In the novel The Strange Case of Dr. Jekyll and Mr. Hyde, Dr. Jekyll was a scientist who felt constrained by the social expectations. He created a potion that he hoped would split the good half from the evil half in him. The potion backfired and created Mr. Hyde - a second, evil, personality to share Dr. Jekyll’s body. This second personality eventually drives him to take his (and Mr. Hyde’s) life. A tragic hero is an essentially noble or admirable person who causes his own downfall due to some flaw in his own character (the “tragic flaw”). Dr. Jekyll is not a tragic hero. Dr. Jekyll’s notions for creating the potion were neither noble nor admirable, and his one act of goodness at the end does not redeem him for all of the evil that Mr. Hyde has done.
Dr. Jekyll created the potion to escape from reality and to create a scapegoat so that he can go and do outrageous things. This is, in no way, noble or admirable. Dr. Jekyll wanted more excitement in his life and he was too scared to go out and do things like gambling, drinking and having affairs with various women, so he created Mr. Hyde. If Dr. Jekyll was heroic, he would have ignored the “rules of society,” and gone out and done the things himself. The other reason that Dr. Jekyll created Mr. Hyde is for personal fame and glory. Dr. Jekyll just wanted to be famous. Both of these reasons are extremely self-centered and self-serving. Dr. Jekyll is a selfish coward and should not be considered a hero, tragic or otherwise.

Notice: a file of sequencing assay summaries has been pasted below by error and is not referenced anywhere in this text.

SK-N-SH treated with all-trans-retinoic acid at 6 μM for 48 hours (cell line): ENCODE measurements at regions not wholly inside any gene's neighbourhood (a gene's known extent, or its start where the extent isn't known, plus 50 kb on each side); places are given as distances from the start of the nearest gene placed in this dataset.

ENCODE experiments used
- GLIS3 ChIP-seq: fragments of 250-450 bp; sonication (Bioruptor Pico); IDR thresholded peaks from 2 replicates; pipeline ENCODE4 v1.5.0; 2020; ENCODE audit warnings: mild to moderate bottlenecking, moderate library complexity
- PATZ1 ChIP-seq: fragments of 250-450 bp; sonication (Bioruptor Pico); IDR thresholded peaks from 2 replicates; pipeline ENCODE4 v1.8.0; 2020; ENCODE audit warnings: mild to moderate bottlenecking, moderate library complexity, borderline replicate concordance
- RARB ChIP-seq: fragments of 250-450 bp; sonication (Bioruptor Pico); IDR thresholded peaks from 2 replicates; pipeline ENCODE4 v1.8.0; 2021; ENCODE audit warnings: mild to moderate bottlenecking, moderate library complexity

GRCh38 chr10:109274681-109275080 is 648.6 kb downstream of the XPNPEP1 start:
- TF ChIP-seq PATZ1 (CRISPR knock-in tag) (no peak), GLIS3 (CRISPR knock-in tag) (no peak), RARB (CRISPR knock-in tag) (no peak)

Dr. Jekyll eventually takes his own life to protect the world from the evil that is Mr. Hyde. This is a noble act and is the ONLY noble or heroic thing that Dr. Jekyll does in this novel. It does not balance out all of the discord that Mr. Hyde has caused. Mr. Hyde ran over a little girl without saying as much as sorry. “All at once, I saw two figures: one a little man who was stumping along eastward at a good walk, and the other a girl of maybe eight or ten who was running as hard as she was...
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